Hazel Blears’ Internship Bill failed to be get a second reading in parliament last week. Sabina Usher writes in the Independent “It was (an) important step in the campaign to stop unpaid internships and demonstrate that asking young people to work for free is unacceptable, and not to mention potentially illegal under national minimum wage law. While it wouldn’t have totally eradicated the practice, the Bill would have reduced these internships’ number and visibility and begun the process of necessary cultural change.”
Is this good or bad news for media production graduates? What do you think?
Extracts from the Bill:
More than 1 million young people in our country are desperately looking for work, seeking that elusive first step on the career ladder that they hope will lead to a better future. In the current economic climate, it is all too easy for unscrupulous employers to exploit the hopes and dreams of young people by offering long-term, unpaid internships that require them to work for free.
The worst offenders are employers in media, fashion, finance and, until recently—I am ashamed to say—in politics. Part of the reason why unpaid internships are so unfair is that they are disproportionately located in London, one of the most expensive cities in the world to live in. That immediately freezes out large sections of the country, and I know that very few people from Salford could afford to relocate to London to work full time without getting paid.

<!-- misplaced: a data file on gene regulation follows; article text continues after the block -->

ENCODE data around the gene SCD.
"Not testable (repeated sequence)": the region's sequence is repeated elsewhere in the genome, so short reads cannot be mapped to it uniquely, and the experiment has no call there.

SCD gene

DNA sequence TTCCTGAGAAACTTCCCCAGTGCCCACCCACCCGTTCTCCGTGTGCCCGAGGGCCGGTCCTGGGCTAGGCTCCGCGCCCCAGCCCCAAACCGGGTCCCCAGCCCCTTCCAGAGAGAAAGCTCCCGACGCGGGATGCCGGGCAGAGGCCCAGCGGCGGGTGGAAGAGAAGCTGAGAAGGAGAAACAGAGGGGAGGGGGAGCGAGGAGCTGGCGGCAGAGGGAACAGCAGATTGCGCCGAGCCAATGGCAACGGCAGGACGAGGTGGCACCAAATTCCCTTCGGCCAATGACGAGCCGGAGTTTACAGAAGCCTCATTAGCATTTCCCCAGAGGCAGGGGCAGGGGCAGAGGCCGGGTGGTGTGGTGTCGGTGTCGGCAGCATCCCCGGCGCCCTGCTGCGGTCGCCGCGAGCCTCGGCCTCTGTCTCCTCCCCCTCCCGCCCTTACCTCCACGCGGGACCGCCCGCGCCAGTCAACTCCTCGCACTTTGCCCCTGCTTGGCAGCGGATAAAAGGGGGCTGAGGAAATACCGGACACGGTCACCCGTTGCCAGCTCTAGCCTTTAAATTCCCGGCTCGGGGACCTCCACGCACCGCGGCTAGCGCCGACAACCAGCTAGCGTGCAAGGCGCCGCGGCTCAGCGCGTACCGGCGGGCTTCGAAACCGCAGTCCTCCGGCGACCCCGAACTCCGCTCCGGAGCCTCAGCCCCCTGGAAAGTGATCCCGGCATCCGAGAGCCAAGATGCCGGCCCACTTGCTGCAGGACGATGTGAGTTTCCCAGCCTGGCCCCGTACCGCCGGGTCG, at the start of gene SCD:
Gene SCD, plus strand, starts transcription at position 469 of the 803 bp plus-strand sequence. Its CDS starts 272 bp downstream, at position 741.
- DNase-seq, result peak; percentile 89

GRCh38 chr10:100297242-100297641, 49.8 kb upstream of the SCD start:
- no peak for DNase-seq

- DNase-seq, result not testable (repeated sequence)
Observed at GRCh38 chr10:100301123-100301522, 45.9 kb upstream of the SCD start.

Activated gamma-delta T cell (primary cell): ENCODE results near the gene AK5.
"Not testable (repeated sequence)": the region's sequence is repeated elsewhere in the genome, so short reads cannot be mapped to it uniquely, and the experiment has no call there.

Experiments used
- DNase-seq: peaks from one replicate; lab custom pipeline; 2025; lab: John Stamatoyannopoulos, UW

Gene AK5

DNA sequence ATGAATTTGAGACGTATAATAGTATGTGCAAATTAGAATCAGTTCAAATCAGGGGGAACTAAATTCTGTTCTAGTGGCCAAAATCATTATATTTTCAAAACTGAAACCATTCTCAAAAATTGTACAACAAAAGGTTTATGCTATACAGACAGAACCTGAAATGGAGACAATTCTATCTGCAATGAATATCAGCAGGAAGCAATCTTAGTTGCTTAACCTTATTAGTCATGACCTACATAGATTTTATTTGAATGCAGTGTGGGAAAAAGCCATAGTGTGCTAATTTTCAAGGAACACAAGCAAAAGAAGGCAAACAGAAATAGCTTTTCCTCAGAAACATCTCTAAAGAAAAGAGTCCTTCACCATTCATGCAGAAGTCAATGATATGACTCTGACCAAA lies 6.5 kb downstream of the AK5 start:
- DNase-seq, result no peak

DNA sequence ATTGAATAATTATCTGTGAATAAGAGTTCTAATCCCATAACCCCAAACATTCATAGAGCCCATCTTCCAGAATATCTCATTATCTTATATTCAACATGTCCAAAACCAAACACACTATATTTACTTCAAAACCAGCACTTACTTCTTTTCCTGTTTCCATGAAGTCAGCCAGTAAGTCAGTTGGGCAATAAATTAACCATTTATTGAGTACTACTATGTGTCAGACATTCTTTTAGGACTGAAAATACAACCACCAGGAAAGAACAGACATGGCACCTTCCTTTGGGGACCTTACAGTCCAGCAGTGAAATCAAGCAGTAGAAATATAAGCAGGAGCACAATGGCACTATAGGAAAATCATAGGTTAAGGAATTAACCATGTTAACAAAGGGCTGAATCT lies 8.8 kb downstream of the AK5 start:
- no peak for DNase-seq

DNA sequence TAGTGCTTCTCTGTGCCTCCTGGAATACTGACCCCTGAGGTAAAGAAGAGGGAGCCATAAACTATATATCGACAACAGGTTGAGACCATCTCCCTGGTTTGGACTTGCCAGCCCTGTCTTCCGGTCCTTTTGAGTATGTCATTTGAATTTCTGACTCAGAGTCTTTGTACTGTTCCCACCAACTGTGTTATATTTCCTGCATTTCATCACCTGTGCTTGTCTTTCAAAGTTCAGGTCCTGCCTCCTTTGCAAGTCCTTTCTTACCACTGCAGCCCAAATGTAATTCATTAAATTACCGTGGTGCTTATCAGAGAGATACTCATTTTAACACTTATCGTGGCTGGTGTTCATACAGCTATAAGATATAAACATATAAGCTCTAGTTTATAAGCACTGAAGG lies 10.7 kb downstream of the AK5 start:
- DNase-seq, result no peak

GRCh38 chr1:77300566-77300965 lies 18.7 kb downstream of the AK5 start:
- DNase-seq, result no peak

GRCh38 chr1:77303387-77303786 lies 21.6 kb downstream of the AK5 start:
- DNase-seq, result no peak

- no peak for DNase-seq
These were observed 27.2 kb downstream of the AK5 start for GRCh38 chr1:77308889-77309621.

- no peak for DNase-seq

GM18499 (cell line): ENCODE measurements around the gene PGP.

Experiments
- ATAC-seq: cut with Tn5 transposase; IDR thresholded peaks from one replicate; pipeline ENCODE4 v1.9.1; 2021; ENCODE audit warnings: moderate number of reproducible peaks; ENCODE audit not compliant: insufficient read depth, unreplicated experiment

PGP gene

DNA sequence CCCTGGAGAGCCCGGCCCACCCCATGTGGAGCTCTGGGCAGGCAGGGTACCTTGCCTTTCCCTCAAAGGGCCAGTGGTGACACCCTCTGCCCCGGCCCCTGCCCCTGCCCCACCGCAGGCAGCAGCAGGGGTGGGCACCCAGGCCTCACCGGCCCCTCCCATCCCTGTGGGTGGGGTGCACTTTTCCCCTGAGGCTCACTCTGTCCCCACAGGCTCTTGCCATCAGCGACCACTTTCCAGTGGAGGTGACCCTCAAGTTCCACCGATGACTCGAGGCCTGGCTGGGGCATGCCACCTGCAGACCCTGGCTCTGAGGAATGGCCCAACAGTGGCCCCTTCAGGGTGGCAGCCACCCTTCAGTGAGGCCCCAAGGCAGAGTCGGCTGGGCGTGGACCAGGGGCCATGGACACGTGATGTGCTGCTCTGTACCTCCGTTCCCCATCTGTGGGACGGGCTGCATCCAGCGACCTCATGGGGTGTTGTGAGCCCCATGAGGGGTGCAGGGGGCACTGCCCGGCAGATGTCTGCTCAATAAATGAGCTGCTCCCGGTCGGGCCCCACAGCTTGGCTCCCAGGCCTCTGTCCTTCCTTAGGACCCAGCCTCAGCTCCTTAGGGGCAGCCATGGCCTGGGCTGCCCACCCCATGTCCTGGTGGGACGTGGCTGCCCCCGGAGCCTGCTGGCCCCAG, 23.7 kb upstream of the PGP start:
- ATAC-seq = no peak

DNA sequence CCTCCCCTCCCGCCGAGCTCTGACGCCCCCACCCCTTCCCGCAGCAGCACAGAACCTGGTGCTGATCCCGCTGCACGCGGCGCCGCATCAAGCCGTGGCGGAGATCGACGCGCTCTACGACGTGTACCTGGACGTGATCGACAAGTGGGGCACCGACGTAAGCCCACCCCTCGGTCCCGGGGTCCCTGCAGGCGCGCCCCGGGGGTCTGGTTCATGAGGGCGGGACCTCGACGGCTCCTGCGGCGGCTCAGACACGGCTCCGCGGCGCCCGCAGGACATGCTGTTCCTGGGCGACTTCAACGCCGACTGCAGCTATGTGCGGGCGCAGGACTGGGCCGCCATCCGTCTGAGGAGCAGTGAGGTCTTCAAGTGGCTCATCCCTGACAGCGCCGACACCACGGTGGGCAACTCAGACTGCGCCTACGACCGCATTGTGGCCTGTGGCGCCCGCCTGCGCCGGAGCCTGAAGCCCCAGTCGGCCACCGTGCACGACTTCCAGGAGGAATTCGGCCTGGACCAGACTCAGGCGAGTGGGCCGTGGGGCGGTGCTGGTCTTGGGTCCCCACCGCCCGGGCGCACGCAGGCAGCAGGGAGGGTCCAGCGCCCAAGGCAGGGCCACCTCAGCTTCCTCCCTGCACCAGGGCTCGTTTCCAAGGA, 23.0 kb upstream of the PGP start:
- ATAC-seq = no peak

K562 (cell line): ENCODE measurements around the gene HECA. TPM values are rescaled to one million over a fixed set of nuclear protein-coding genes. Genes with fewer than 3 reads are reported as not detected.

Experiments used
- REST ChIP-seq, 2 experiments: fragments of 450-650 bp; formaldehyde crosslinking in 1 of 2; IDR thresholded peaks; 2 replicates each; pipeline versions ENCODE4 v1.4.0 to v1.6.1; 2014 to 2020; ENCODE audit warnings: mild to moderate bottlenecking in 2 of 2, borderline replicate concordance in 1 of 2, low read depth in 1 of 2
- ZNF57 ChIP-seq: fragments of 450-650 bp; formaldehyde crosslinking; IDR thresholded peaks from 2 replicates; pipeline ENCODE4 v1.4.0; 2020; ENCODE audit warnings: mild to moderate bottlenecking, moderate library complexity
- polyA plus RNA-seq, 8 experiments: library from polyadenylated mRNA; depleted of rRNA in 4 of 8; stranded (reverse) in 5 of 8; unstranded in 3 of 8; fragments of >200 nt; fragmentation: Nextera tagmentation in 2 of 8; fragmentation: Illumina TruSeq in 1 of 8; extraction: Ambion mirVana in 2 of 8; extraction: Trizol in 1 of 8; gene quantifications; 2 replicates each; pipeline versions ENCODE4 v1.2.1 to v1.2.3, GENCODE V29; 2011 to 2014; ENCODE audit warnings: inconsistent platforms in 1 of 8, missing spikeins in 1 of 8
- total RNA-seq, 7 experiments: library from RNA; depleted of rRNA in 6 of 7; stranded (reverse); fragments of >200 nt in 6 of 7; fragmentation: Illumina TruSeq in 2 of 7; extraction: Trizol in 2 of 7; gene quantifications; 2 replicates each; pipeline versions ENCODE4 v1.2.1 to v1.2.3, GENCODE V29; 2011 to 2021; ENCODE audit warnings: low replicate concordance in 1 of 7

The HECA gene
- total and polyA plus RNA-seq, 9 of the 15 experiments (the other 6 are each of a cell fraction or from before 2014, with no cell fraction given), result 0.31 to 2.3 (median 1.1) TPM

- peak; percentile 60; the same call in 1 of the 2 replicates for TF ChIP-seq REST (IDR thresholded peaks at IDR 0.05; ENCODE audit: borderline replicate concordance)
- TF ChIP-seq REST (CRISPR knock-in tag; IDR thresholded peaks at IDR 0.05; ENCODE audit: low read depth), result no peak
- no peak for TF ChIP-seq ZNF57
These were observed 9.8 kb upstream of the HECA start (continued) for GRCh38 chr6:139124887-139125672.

“Unpaid internships clearly disadvantage those from less affluent backgrounds who cannot afford to work for free for any length of time. They are a barrier to fair access and indeed, to better social mobility”.
The Bill proposes that advertising for unpaid internships should be unlawful. It seems like a small measure, but I believe that it would make a big difference. If people are required to attend work for set hours and carry out specific duties, they are legally a worker under the national minimum wage legislation and entitled to be paid as such. This is the clear legal advice of the Department for Business, Innovation and Skills’ own lawyers. It is therefore completely nonsensical that it remains lawful for employers to advertise positions which are in themselves unlawful. The Bill would send a very clear message to employers that such adverts are unlawful, and it would accelerate the cultural change we need so that all employers adopt the standards of the best by paying their interns at least the national minimum wage.
In France, work experience is limited to eight weeks, after which there is a trigger whereby a person automatically becomes an intern and is paid accordingly. It would be very helpful if we could consider a similar model in this country.
Concern has been expressed that making internships paid would drive unpaid internships underground or, worse still, stifle opportunities. However, we have to ask ourselves this: are we comfortable with opportunities that mean that people do not get paid for their work, and that are restricted to those who can afford to work for free? I personally am not. I believe that unpaid internships are often exploitative, and are wrong. By outlawing the advertising of unpaid internships, the Government would send a clear message that unpaid internships shut down more opportunities for people than they open up, that the practice is counter-productive to social mobility, and that the principle of asking people to live and work for free is wrong.